From the Department of Costly Political Miscalculations:
Did it not occur to anyone that it would be a mistake to roll out new, complex and tough-to-teach academic standards and teacher evaluations based in part on student achievement in the same year? Did it not occur to anyone that this would spur an anti-testing tsunami?
Anyone? Anyone? OK, so I’m talking to you, U.S. Secretary of Education Arne Duncan. I’m not sure whether you’ve noticed, but I think you’ve shot yourself in the foot.
I know what you’re going to say, that the situation is not entirely of your making. That Congress has been stalled on education policy since you and your basketball buddy Barack Obama moved east. And that the Common Core, the standards everybody loved a couple of years ago and everybody fears today, are a creation of the states.
True dat to both, and yet it’s also true that your marquee Race to the Top was the only money on the table during the worst of the recession, which meant states were too starved not to adopt the policies that would earn the cash. Which turned your beloved innovations, Arne, into federal intrusions.
And it seemed pretty clear back in the halcyon days of 2011 that both teacher evaluations and the new standards would generate better teaching. Not so much because Bad Teachers would be identified and dispatched with but because the associated data would identify great teachers and by extension their practices. And not because we’d get “higher” standards so much as standards that would require more dynamic teaching.
Laudable goals all. And yet what we have today are teachers who are being asked to do something other than what they have been taught to do in the past, and to do it for the first time in the very same school year when it probably feels like an imperfect performance could mean a one-way ticket to the Bad Teacher guillotine.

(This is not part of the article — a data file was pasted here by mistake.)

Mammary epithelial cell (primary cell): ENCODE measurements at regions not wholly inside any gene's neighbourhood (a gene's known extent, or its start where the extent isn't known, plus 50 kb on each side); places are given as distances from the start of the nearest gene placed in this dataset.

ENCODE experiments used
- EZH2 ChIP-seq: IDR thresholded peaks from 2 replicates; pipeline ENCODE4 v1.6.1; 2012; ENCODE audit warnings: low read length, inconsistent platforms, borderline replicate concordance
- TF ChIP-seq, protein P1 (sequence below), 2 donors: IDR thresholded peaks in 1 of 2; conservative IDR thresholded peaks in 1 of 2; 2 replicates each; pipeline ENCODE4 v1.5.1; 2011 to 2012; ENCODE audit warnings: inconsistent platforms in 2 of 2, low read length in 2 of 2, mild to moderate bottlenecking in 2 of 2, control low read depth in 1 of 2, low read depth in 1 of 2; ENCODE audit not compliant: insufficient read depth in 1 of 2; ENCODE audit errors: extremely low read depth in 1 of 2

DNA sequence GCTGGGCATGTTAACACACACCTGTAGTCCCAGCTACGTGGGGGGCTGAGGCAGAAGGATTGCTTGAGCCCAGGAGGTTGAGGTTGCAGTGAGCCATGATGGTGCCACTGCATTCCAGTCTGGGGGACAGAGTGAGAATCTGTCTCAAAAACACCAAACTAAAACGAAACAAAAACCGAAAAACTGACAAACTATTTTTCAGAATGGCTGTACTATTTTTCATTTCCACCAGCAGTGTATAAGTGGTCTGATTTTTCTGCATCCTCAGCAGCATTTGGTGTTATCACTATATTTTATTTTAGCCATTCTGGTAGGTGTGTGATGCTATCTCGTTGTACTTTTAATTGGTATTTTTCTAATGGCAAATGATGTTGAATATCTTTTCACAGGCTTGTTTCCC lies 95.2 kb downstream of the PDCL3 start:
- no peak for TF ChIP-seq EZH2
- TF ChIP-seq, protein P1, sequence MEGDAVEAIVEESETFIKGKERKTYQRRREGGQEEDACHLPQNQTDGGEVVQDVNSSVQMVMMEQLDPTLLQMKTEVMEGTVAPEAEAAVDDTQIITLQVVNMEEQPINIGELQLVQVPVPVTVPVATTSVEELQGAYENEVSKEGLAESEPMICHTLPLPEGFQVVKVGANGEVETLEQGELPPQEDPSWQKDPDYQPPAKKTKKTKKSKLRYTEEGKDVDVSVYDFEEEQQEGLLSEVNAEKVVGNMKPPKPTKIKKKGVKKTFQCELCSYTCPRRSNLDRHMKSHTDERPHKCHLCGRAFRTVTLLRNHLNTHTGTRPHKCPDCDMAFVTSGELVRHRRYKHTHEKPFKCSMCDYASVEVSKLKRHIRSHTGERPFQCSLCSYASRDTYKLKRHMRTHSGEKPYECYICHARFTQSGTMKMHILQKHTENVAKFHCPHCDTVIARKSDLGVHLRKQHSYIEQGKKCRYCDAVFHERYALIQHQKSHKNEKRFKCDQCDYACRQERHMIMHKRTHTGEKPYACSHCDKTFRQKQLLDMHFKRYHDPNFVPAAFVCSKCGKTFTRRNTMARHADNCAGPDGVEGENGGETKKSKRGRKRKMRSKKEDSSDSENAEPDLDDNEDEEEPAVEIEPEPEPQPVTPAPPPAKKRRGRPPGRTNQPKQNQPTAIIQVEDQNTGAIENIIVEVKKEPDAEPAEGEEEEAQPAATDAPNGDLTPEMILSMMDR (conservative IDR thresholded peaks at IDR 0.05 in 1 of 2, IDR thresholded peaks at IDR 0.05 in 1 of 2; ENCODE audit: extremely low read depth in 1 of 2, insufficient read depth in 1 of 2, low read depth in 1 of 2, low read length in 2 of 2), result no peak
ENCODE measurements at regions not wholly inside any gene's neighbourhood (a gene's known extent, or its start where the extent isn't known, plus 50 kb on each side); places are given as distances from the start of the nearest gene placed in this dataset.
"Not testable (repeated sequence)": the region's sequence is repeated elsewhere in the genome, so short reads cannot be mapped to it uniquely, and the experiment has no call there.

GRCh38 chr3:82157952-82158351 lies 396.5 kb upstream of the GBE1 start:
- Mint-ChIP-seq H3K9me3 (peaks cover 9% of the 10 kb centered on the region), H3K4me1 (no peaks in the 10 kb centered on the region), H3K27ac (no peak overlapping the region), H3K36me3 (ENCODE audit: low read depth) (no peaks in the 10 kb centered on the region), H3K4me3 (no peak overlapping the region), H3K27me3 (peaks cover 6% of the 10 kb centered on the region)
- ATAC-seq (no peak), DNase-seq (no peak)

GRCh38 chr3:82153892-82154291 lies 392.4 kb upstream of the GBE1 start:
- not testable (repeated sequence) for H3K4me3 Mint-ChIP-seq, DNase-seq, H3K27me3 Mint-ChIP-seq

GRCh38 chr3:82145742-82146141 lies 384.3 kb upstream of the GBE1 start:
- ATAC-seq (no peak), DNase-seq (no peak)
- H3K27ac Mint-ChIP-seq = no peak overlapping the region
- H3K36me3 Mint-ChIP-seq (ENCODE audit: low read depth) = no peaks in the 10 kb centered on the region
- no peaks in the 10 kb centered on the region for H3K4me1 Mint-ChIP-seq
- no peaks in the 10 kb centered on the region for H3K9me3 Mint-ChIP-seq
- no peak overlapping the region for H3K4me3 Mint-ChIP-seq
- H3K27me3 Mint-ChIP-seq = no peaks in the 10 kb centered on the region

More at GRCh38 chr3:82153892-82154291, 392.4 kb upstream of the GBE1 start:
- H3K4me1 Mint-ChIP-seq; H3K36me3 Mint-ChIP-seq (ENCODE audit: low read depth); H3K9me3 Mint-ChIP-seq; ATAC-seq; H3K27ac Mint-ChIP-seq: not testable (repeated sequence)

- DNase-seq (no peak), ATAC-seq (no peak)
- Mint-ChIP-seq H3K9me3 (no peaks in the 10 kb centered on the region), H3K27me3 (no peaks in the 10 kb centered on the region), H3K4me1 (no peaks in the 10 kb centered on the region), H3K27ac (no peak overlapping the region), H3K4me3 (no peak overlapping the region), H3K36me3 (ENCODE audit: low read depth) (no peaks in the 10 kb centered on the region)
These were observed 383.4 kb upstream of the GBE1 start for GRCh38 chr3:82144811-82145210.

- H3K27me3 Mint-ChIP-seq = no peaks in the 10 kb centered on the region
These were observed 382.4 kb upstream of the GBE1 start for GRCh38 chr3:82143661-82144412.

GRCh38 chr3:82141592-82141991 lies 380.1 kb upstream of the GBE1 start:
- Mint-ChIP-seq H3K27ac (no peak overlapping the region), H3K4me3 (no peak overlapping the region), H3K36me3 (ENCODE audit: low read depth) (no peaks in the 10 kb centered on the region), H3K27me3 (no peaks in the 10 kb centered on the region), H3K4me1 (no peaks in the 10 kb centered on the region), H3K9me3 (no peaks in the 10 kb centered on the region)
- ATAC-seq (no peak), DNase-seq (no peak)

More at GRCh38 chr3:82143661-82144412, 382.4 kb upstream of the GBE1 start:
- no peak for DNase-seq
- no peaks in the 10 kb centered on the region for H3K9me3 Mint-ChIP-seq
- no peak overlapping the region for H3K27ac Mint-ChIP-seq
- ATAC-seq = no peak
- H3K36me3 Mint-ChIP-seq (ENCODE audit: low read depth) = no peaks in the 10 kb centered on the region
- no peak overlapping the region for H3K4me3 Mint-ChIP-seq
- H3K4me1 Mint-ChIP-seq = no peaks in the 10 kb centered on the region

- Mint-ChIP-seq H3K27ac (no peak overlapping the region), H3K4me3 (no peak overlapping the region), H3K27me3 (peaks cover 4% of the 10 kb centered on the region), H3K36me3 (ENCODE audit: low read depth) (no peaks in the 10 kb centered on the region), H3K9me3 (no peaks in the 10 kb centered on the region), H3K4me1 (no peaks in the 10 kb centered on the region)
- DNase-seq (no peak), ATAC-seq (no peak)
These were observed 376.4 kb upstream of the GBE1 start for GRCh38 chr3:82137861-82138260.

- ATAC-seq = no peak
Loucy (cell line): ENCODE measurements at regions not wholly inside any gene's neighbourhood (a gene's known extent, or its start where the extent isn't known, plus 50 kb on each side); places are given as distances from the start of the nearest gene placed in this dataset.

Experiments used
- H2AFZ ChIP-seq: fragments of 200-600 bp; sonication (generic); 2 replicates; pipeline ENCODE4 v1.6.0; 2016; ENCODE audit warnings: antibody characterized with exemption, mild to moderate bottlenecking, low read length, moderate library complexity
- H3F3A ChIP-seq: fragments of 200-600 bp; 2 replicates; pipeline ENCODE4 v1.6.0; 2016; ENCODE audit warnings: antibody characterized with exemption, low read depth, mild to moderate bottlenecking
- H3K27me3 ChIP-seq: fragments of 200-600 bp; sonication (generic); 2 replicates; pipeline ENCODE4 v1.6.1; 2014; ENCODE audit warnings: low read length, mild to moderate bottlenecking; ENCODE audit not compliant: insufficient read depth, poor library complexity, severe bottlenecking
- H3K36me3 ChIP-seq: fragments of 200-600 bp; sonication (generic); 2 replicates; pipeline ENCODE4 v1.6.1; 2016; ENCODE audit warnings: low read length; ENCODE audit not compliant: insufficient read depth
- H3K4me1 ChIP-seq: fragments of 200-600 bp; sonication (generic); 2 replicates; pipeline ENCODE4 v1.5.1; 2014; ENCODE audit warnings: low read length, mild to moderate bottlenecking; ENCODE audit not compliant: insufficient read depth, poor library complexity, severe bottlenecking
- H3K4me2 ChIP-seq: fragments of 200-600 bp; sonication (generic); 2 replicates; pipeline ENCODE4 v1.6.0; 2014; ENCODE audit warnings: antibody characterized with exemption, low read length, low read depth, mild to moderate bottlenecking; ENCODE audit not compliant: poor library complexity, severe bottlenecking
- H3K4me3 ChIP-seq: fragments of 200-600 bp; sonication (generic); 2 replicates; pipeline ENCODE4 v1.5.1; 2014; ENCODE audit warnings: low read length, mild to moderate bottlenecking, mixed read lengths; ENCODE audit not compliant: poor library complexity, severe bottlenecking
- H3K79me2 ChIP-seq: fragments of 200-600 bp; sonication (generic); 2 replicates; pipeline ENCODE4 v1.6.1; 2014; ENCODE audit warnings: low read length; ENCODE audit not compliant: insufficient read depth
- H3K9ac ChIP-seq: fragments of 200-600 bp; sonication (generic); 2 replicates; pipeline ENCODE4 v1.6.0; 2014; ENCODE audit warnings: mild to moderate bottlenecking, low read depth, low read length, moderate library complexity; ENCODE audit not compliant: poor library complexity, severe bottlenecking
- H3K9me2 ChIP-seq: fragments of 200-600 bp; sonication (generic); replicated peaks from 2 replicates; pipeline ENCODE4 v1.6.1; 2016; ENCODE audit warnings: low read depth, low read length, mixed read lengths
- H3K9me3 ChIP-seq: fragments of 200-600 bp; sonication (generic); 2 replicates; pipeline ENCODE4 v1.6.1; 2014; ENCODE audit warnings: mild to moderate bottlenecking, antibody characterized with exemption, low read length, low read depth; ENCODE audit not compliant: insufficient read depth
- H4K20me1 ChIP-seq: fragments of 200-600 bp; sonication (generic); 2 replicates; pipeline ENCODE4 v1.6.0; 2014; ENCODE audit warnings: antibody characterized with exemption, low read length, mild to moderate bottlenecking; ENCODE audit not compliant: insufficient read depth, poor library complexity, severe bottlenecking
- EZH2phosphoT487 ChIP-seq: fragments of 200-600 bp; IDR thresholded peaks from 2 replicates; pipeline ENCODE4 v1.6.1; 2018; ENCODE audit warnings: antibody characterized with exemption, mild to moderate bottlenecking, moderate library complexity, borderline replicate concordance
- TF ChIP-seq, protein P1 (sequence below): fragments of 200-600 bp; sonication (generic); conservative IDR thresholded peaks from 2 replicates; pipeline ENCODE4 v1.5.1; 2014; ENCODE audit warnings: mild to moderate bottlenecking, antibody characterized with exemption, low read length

You didn’t do it singlehandedly, Mr. Secretary. There is a long, long line of folks who either want you to fail for their own political reasons or who want to hoover up the money that will pay for the new texts and tests.
But you might have foreseen that in frightening teachers you’d frighten parents. And Democrats, who need teacher union support to make it through this year’s midterm elections. And that in frightening everyone you’d endanger the data stream — imperfect but getting better by the day — that underlies your beloved innovation.
I’ve read the news stories about the back-and-forth you’ve had with other states that have asked for opt-outs on testing with interest. And: What fat irony that states are asking for waivers from compliance with the testing and accountability waivers you’ve been handing out for the last two years.
But more to the point, and then I will leave you to your usual business, is there maybe an opportunity here to un-roil the waters? To articulate a vision? Just a thought.